July 5, 2008
I haven’t posted in quite some time, as many of you have noticed. Captain Paul has inspired me to begin writing again. For this, I thank him.
Part of my long hiatus is due to the fact that my job this summer is the position of Councilor for a resident Boy Scout Camp – something that severely limits my internet access. And while much of my time is spent out-of-doors, it is rarely spent on the type of pursuits I enjoy greatly. Even less does it concern something I can write about with any flair.
Anyways, I plan to try to throw a post out every week, if possible. Please keep checking back, as I may update unexpectedly.
May 3, 2008
I went out to check for fiddleheads (Ostrich Ferns, Pteretis pensylvanica) today. They aren’t up nearly far enough yet. I suppose the fact that they were underwater last week has something to do with it.
I did find some Wintergreen (Gaultheria procumbens) recently. I wrote an article for the Wilderness Wiki. You can find it here
I also found some Clintonia (Clintonia borealis) shoots that will be ready in a few days.
Yes, spring is certainly here, and its bounty will be available for the harvesting from now on. I can’t wait.
May 2, 2008
Posted by Ethan under Birds
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I took a stroll today, going nowhere in particular. Obviously, I took my nasty little camera with me, and so I took plenty of photos. I gave special focus to woodpecker holes, and here are a few that really impressed me.
One of these days, I’ll go a different way and snap a picture of an old beech trunk that a pair of Pileated Woodpeckers (Dryocopus pileatus) have decimated so badly it is in danger of falling. It is really impressive, the work these birds can do when they set their mind to it (groan).
No, really, they sure put their nose to the… nevermind. That one was worse.
May 2, 2008
I snapped some quick pictures of a sunset over my lake today. These are the ones that came out best. The second was taken about thirty-five minutes after the first.
I hope you like these pictures. I’m still using a small, cheap digital camera. Hopefully, at the end of the summer I’ll be purchasing a nicer camera. I’m currently looking at the Canon Rebel XT, but I don’t know what lenses yet.
April 30, 2008
I found something awesome today. A website like this has only existed in my dreams before this moment. I had never really hoped that someone might have come up with the idea, and even less that they would have implemented it successfully!
Anyways, this is Ecocho. What it is – basically – is a search engine, powered by Yahoo! that plants trees every time people use it to search the web.
How? Ads. Nice, little, unobtrusive ads.
I have found that it performs very nicely – on par with Google, in my opinion. Besides, it’s planting trees.
If you don’t believe me, there is a nice little FAQ, along with other information pages on the site.
I find it ironic that a Google fan such as myself would switch to a Yahoo! program so quickly. But I look at it this way: While Google is cool, the environment is cooler. Although it won’t be for very long if we don’t do something about it.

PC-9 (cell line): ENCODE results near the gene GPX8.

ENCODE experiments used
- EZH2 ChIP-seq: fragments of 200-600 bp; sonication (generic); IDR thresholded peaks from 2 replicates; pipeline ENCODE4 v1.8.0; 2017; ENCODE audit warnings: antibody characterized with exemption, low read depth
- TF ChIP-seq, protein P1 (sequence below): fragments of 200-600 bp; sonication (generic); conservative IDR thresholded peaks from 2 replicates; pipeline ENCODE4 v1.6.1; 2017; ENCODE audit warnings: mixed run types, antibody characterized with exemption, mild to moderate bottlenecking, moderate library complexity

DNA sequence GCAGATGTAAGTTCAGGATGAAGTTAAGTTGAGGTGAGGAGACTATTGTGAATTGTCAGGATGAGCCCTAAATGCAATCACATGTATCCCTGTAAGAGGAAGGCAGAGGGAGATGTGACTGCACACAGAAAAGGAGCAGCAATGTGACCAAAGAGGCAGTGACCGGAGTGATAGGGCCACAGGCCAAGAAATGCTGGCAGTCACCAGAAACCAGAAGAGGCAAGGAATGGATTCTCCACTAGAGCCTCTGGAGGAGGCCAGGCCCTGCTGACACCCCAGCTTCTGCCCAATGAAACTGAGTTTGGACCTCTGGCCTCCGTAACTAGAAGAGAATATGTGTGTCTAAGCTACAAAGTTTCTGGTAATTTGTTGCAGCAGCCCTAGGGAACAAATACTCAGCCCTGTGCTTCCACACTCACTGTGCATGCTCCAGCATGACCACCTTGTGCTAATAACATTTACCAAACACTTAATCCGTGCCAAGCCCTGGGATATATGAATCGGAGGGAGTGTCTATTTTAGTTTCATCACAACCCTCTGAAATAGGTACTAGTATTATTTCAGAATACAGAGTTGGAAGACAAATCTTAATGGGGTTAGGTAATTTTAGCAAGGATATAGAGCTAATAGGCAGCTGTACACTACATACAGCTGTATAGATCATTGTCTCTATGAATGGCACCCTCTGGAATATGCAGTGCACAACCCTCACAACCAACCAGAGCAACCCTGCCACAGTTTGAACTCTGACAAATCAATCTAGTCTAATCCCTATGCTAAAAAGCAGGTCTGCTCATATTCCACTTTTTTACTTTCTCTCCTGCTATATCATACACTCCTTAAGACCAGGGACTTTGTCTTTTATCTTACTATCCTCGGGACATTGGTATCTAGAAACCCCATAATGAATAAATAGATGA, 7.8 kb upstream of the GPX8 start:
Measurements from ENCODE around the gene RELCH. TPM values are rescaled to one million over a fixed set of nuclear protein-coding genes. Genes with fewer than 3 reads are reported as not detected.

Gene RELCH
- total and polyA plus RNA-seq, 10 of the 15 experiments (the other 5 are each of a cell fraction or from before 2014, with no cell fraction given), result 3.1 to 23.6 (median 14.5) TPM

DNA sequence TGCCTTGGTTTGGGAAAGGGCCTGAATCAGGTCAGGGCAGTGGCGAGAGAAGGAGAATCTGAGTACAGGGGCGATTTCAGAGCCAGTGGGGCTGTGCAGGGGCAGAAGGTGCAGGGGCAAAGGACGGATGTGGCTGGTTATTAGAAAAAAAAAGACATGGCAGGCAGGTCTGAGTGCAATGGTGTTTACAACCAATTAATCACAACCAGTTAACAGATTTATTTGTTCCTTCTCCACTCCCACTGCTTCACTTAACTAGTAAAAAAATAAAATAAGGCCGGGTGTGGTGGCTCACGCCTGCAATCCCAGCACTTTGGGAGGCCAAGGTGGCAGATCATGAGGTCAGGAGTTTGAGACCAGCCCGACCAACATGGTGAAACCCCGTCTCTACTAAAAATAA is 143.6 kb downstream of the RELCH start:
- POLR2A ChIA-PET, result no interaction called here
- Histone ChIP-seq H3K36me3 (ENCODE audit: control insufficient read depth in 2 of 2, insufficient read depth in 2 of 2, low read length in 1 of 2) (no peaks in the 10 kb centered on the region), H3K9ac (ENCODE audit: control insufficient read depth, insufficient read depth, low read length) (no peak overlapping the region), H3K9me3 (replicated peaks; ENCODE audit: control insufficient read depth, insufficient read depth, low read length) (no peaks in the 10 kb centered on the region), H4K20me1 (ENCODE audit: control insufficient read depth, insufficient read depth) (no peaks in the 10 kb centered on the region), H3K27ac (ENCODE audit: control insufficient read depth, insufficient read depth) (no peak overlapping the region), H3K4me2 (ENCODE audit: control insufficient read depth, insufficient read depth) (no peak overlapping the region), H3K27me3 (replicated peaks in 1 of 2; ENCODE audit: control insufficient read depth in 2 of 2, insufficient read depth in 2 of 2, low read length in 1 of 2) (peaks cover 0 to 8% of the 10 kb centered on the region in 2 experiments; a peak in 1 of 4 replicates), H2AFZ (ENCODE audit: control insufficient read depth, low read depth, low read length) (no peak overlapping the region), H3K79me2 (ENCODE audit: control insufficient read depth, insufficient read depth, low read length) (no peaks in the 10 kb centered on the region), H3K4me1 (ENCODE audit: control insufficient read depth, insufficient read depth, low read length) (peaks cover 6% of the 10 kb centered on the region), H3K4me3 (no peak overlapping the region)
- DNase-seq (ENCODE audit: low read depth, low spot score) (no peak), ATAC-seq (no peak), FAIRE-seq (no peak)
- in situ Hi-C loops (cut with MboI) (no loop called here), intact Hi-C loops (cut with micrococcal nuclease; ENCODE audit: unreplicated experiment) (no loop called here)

I think Ecocho is a good place to start. Please, check it out. I like it.
April 25, 2008
Tracking and the Art of Seeing, by Paul Rezendes.
HarperCollins Publishers, New York. 1999.
Tracking and the Art of Seeing is a wonderfully detailed guide to the tracker’s art. Paul Rezendes takes the reader deep into the territory of dozens of creatures, using many vibrant, clear photos to show various signs of animal activity. However, this book is not merely a guidebook for identifying animal tracks. Instead, it is an insightful portal into the lives of animals, and carries a spiritual essence about it that convinces the reader to become closer to nature, and her wondrous creatures.
Rezendes’ photos show not only the footprint of the animals, but also their droppings, habitat, and other unique signs, from buck rubs to otter mudslides. He takes the reader into the life of the animal, describing the normal activities, diet, location and best times for viewing. He presents a clear portrait of nature’s complex structure, and explains how humans can interact with these awe-inspiring creatures.
This book makes a wonderful read, not only to help hone your tracking skills, but to learn how to become closer to nature, and make time spent outdoors far more meaningful.
April 23, 2008
I spent some time today with my little buddy, the chipmunk. I have decided to call him Jack, because it fits his personality. He is becoming quite tame, and runs over to me whenever I walk by him, to see if I have any treats. I have kept my pockets full of raisins just for him – although I eat plenty myself.
I also gave him a cracker with peanut butter on it. He enjoyed it – too much, in fact. He licked off all the peanut butter, and proceeded to gag for about thirty seconds.
I was just bracing myself to perform small-critter choking relief (and to receive the inevitable bites associated with picking up a semi-wild chipmunk) when he spit a bit out and ran off. Little pig…
I took a picture of him coming out from under the woodshed. He is in the hollow space of a palate, preparing to come down for a raisin.